We examine the direction in which governments adjust their guidance intensity when the fiscal outlook becomes uncertain. Because uncertainty makes governments’ expectations less precise but also more valuable to investors, how governments’ guidance responds to it is an open question. We focus on the disclosure regime created by the Stability and Growth Pact of the EU. Looking at government reporting to a supranational institution gives us the unique opportunity to observe heterogeneity in disclosure within a common set of disclosure rules. We show that, on average, governments respond to uncertainty by reducing guidance on debt-related items. In turn, this effect is substantially dampened by both governments’ need for capital and investors’ need for information. We also provide evidence that governments that do not reduce guidance when subject to uncertainty shocks, appear to do so for opportunistic reasons. Their guidance is less timely, less accurate and more optimistic. Collectively, the evidence indicates that observed levels of transparency may be a misleading measure of governments’ willingness to disclose informative guidance, while pointing to an unexpected consequence of imposing reporting mandates on governments.

Columbano, C., Trombetta, M. (2021). When do governments “go dark”? Evidence on governments’ disclosure choices in periods of uncertainty. In Programme and Collected papers. Bruxelles : European Accounting Association.

When do governments “go dark”? Evidence on governments’ disclosure choices in periods of uncertainty

Claudio Columbano
;
2021

Abstract

We examine the direction in which governments adjust their guidance intensity when the fiscal outlook becomes uncertain. Because uncertainty makes governments’ expectations less precise but also more valuable to investors, how governments’ guidance responds to it is an open question. We focus on the disclosure regime created by the Stability and Growth Pact of the EU. Looking at government reporting to a supranational institution gives us the unique opportunity to observe heterogeneity in disclosure within a common set of disclosure rules. We show that, on average, governments respond to uncertainty by reducing guidance on debt-related items. In turn, this effect is substantially dampened by both governments’ need for capital and investors’ need for information. We also provide evidence that governments that do not reduce guidance when subject to uncertainty shocks, appear to do so for opportunistic reasons. Their guidance is less timely, less accurate and more optimistic. Collectively, the evidence indicates that observed levels of transparency may be a misleading measure of governments’ willingness to disclose informative guidance, while pointing to an unexpected consequence of imposing reporting mandates on governments.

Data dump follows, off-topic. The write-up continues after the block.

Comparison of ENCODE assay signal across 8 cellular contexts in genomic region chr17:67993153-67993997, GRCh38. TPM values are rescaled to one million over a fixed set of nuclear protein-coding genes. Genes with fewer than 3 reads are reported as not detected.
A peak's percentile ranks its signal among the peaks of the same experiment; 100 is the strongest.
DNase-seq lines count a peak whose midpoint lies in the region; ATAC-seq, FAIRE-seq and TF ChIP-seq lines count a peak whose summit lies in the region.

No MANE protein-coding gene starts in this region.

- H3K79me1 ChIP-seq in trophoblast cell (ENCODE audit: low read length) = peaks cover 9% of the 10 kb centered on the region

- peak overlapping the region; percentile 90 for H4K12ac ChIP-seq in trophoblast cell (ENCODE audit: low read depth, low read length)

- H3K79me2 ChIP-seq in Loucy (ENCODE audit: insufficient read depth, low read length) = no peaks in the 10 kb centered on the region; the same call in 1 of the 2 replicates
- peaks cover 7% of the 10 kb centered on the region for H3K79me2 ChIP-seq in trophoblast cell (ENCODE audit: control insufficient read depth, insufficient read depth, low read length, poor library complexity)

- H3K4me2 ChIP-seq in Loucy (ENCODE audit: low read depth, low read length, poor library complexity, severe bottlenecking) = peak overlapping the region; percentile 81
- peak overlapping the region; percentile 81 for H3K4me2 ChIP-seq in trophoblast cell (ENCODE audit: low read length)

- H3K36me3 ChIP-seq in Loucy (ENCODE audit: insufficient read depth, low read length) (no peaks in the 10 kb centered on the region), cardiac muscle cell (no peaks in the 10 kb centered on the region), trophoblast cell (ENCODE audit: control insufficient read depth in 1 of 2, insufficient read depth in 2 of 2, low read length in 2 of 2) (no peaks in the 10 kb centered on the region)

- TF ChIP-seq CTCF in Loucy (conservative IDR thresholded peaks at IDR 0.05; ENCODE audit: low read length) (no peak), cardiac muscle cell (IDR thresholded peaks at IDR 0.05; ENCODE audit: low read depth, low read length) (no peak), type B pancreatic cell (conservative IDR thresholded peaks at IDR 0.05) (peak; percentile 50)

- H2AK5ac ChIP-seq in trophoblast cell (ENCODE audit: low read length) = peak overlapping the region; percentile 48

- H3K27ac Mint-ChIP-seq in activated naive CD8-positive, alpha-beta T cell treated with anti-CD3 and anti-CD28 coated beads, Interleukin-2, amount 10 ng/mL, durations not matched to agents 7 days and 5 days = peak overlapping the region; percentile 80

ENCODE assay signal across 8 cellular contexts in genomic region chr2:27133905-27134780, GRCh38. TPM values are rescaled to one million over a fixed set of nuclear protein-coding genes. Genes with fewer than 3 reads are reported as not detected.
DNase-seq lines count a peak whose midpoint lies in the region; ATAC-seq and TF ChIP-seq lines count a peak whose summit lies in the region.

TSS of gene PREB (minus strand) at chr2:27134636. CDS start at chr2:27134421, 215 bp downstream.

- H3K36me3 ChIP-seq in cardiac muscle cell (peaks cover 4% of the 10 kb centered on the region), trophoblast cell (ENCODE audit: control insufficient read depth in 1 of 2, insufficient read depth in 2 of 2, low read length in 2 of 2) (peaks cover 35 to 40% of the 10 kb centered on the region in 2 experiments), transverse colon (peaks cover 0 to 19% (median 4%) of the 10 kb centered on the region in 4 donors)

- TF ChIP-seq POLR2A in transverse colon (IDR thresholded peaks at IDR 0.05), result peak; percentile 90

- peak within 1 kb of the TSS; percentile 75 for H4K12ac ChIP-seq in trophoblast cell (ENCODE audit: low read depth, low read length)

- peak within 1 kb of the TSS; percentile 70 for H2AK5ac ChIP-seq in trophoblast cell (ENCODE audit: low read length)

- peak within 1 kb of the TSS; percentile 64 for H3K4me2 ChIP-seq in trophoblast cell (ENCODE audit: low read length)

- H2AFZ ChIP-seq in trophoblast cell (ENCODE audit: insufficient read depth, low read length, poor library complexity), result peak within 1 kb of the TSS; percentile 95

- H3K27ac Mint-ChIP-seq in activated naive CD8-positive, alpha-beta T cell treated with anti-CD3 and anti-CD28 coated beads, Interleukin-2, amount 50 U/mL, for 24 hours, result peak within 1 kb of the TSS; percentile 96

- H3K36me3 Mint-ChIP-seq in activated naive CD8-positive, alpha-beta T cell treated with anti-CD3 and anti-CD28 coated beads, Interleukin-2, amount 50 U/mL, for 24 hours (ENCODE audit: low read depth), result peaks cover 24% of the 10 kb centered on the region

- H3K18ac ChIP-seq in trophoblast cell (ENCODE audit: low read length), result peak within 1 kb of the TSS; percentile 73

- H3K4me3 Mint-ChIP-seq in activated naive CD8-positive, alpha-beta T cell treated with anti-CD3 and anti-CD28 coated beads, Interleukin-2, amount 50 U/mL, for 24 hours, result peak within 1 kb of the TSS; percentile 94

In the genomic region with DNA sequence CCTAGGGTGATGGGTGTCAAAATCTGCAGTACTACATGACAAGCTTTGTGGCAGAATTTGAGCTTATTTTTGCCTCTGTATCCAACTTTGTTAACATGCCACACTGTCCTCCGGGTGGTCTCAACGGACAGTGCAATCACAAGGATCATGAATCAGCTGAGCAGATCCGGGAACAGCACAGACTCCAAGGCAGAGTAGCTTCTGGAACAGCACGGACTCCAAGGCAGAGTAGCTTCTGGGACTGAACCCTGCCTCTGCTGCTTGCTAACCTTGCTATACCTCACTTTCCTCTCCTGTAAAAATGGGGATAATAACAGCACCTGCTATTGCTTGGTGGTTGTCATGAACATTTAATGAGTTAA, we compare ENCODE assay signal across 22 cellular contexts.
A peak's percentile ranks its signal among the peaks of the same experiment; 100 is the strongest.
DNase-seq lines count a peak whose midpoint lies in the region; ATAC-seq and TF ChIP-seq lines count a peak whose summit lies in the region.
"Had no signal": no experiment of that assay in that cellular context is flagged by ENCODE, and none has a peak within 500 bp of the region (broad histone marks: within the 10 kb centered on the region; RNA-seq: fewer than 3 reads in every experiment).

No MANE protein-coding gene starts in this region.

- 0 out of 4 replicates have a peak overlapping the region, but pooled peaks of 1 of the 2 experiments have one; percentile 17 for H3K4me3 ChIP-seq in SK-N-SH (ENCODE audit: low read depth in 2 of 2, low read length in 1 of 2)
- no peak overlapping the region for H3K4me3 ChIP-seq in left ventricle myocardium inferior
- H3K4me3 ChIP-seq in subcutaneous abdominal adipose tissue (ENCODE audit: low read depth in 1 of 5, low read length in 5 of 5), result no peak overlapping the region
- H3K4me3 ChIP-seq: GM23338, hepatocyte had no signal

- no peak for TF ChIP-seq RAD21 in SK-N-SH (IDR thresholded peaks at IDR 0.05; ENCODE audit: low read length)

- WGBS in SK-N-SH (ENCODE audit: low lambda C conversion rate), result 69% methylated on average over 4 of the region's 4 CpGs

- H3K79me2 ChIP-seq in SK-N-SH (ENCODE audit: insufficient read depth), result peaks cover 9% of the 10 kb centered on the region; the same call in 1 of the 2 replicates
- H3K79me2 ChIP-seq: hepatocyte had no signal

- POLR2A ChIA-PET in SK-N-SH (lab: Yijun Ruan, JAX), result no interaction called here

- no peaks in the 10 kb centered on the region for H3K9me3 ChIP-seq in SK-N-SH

Columbano, C., Trombetta, M. (2021). When do governments “go dark”? Evidence on governments’ disclosure choices in periods of uncertainty. In Programme and Collected papers. Bruxelles : European Accounting Association.
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Utilizza questo identificativo per citare o creare un link a questo documento: https://hdl.handle.net/11590/420427
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